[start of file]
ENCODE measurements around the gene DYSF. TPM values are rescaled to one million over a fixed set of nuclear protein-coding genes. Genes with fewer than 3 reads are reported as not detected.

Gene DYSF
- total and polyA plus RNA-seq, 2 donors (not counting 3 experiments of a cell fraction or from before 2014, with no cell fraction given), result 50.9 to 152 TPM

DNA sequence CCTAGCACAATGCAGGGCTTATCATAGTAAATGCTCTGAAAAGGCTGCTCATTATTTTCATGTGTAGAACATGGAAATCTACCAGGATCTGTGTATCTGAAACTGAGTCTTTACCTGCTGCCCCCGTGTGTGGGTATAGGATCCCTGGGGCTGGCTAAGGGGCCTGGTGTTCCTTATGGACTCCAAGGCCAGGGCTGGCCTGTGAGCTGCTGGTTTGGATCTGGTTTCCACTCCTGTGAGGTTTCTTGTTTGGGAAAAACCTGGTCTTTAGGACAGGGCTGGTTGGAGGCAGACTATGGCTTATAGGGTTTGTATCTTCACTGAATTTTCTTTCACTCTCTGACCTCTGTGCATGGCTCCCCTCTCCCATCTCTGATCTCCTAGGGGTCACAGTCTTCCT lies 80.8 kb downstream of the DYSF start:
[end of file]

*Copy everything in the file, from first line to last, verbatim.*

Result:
ENCODE measurements around the gene DYSF. TPM values are rescaled to one million over a fixed set of nuclear protein-coding genes. Genes with fewer than 3 reads are reported as not detected.

Gene DYSF
- total and polyA plus RNA-seq, 2 donors (not counting 3 experiments of a cell fraction or from before 2014, with no cell fraction given), result 50.9 to 152 TPM

DNA sequence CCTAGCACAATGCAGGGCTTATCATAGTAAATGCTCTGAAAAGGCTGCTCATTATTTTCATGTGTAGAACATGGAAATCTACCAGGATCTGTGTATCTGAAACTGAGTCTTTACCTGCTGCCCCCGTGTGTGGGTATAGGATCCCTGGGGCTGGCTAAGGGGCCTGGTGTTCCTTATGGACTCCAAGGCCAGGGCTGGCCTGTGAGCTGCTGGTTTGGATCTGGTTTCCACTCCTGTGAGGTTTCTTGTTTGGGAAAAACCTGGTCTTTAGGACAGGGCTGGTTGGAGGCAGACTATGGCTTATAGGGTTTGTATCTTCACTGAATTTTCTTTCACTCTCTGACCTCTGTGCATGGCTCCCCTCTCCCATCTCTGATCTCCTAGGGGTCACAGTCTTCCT lies 80.8 kb downstream of the DYSF start: